What words of wisdom do you offer for folks starting a business?
Take into account what you are doing, who you are doing it for, your surroundings, and the workplace. Think carefully about your trade and keep honing it. Take an interest in whatever it is.
The dedication to continuously provide our best work is the one thing that Good Signals prioritizes above everything else. This dedication yields results and keeps us developing and constantly thinking about new ways to accomplish things.
Has there ever been a time when you felt like giving up? What persisted in you?
a number of times. We regularly receive new queries from clients who have encountered big drops in traffic and revenues due to a problem with their website, such as the effects of the most recent Google algorithm update or a substantial website overhaul.
It can first seem impossibly difficult to repair when issues of this sort arise, especially on massive websites, especially if the customer is terrified about the effect on the company as a whole.
‘The Obstacle Is the Way’ by Ryan Holiday is a great book to read for inspiration and encouragement in situations like this.
To stay focused, prevent highs and lows, and know what to convey to clients, we build daily north stars after doing a scenario analysis and creating a plan for challenging tasks. Despite the quantity of work that has to be done, this enables us to finish the day feeling more than fulfilled.
It is quite gratifying to watch their ranks, traffic, and revenues rise at the end of the day.
What motivates you?
Genuine faith in the businesses we’re supporting. Additionally, everyone we work with is tremendously kind, which is crucial. As a result, we work hard to support them in exceeding their customer acquisition targets, looking good, and growing their businesses.
Along with competitiveness, ongoing education is a powerful incentive. Competence is necessary if one wants to succeed in digital marketing. Nobody strives to be listed thirty-first on Google for a key search query, for example, in SEO. To continually surpass search opponents, you must put forth the effort.
Which novel do you prefer?
Roy Disney wrote “Building A Company” as a book.
I read this because Derek Flanzraich, the creator of Greatist and Ness, had suggested it in an essay (side note: Derek and Greatist have been such an influence to Good Signals and how I personally operate; I really encourage looking up his articles and interviews). I found it difficult to put this book down. The eldest sibling of Walt Disney, Roy Disney, is the subject of this biography. Walt Disney had a vision and worked tirelessly to make it a reality, but it was his sister who was successful.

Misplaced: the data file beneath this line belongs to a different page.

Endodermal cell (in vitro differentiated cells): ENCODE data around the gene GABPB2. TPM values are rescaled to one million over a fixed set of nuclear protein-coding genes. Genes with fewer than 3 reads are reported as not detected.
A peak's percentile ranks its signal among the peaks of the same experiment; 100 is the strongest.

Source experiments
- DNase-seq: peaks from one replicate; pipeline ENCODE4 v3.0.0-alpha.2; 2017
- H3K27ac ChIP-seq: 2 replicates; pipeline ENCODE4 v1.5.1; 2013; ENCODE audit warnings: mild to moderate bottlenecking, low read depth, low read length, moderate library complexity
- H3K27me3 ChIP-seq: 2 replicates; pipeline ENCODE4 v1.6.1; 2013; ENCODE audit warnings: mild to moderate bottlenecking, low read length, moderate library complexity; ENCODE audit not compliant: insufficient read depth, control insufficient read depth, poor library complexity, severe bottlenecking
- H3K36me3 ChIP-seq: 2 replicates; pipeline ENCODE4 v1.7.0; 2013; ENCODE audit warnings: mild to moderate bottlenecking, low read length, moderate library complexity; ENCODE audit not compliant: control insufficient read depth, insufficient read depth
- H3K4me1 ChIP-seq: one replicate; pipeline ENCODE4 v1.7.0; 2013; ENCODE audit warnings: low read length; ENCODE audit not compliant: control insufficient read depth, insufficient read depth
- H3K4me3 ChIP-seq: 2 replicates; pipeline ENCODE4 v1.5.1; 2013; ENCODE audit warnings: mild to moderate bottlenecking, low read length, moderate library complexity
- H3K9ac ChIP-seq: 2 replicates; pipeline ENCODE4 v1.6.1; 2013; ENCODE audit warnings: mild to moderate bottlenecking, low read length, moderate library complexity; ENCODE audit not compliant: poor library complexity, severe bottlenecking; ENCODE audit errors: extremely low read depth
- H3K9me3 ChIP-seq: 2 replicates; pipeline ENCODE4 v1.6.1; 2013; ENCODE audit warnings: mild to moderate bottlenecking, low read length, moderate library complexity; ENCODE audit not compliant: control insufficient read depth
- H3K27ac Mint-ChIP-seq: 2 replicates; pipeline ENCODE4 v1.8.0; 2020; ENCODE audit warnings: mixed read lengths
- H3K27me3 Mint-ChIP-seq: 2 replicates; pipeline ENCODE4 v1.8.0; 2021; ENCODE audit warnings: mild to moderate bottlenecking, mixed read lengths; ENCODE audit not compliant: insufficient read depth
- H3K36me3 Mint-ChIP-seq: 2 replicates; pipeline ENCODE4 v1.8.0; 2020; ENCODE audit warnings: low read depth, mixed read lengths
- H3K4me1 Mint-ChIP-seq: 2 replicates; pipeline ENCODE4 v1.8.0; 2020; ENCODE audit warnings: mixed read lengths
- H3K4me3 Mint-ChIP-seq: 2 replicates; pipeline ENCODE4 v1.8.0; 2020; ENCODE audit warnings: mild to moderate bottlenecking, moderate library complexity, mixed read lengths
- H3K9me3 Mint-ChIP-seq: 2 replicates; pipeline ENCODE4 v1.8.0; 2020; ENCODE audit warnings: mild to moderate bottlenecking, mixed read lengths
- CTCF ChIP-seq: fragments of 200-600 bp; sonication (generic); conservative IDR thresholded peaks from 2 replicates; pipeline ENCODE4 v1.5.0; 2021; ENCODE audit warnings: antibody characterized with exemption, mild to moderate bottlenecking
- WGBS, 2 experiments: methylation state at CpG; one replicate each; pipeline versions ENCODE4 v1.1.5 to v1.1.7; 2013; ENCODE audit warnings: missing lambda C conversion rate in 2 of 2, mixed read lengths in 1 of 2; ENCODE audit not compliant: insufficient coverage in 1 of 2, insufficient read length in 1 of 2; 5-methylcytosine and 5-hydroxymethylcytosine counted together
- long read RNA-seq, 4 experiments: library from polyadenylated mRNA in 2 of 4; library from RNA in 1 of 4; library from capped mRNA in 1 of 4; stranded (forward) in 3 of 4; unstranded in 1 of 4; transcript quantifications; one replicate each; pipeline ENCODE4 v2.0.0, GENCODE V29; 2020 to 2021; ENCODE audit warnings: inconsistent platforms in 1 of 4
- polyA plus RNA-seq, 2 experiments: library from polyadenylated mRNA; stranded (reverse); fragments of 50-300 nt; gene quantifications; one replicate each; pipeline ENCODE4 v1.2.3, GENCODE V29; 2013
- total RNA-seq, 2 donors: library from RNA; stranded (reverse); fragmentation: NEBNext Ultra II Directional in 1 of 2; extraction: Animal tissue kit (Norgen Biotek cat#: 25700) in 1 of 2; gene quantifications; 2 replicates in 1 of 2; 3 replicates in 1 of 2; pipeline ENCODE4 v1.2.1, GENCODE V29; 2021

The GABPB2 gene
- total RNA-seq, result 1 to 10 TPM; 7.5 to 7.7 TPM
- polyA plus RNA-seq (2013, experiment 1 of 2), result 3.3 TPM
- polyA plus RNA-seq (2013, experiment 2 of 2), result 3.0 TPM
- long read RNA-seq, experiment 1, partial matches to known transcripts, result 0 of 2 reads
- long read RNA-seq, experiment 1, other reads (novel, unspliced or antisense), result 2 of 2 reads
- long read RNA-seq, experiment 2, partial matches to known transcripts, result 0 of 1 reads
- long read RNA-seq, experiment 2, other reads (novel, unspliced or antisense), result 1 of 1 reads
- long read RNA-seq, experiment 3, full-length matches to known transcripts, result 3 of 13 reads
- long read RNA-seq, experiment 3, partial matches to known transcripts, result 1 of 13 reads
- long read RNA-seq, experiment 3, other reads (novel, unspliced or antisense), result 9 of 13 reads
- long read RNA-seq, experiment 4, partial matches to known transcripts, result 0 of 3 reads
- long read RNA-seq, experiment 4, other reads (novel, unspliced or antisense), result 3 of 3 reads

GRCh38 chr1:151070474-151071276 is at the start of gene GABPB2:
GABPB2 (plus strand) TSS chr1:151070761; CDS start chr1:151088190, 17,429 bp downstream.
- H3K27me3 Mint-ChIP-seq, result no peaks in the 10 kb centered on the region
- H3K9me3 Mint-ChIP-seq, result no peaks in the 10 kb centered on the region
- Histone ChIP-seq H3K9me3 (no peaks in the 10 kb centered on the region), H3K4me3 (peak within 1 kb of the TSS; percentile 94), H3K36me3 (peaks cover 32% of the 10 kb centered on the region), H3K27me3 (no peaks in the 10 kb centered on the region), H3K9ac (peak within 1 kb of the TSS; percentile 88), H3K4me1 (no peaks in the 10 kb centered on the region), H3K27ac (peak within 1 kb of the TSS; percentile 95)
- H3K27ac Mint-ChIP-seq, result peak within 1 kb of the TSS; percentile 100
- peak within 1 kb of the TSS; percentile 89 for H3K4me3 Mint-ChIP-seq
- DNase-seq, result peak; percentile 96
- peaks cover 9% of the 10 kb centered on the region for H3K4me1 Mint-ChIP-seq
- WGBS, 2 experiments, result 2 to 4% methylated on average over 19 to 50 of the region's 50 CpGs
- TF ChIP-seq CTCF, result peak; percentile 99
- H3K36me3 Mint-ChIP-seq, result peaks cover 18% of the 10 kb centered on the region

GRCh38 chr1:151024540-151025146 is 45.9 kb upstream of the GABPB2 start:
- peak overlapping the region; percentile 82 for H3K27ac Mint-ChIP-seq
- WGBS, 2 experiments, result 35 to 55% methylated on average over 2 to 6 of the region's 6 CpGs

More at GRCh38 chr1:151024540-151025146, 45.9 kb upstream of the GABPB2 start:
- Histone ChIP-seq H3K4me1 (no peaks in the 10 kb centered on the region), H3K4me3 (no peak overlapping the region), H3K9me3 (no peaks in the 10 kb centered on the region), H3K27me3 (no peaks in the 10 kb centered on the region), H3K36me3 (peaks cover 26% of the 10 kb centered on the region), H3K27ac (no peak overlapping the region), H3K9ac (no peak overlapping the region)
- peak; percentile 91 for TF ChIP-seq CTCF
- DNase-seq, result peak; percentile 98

What distinguishes Good Signals from other digital marketing companies?
We always have a project leader with a lot of experience, but I’ve never pretended that’s what makes them special because we think everyone should be in this position, even if it’s not always the case.
I started Good Signals with the goal of building the agency I would have chosen to work with if I had been an internal marketing manager.
When we start working with a company, we do so with the understanding that every brand, website, and customer is different; as a result, it requires unique solutions rather than just copying what everyone else is doing and using the same checklists and set of tools in order to be effective and have a lasting impact.
We focus on learning all there is to know about the business, not just the brief, in order to figure out what’s best for them and consistently carry it out. It also has to do with how crucial excellence, tenderness, and focus on the little things are. Long-term, sustained success is the outcome of this.
Aside from that, I have never worked for a different digital marketing agency; instead, I have always worked internally. As a result, I am very aware of how changes to your Google rankings or website conversions can affect whether you hire teams of employees or fire them. We never regard a client as an afterthought and approach their website and marketing as if it were our own as a result.
These are the qualities that made us unique and those I thought were most absent.
What comes after this for Good Signals?
We have no plans to overtake the current top agency. If our clients are featured on websites they are proud of, receive high-quality scores, rank highly in searches, and implement winning A/B testing, then we are doing a great job, and that is all we aim for.
We are actively working to achieve B-Corp accreditation, which is important to us.
Ultimately, we want to help other exceptional firms operate better online. But before increasing the bar and repeating the process, our goals are to develop responsibly, build a better business, treat our workers and community with respect, and surpass consumer expectations (and our own).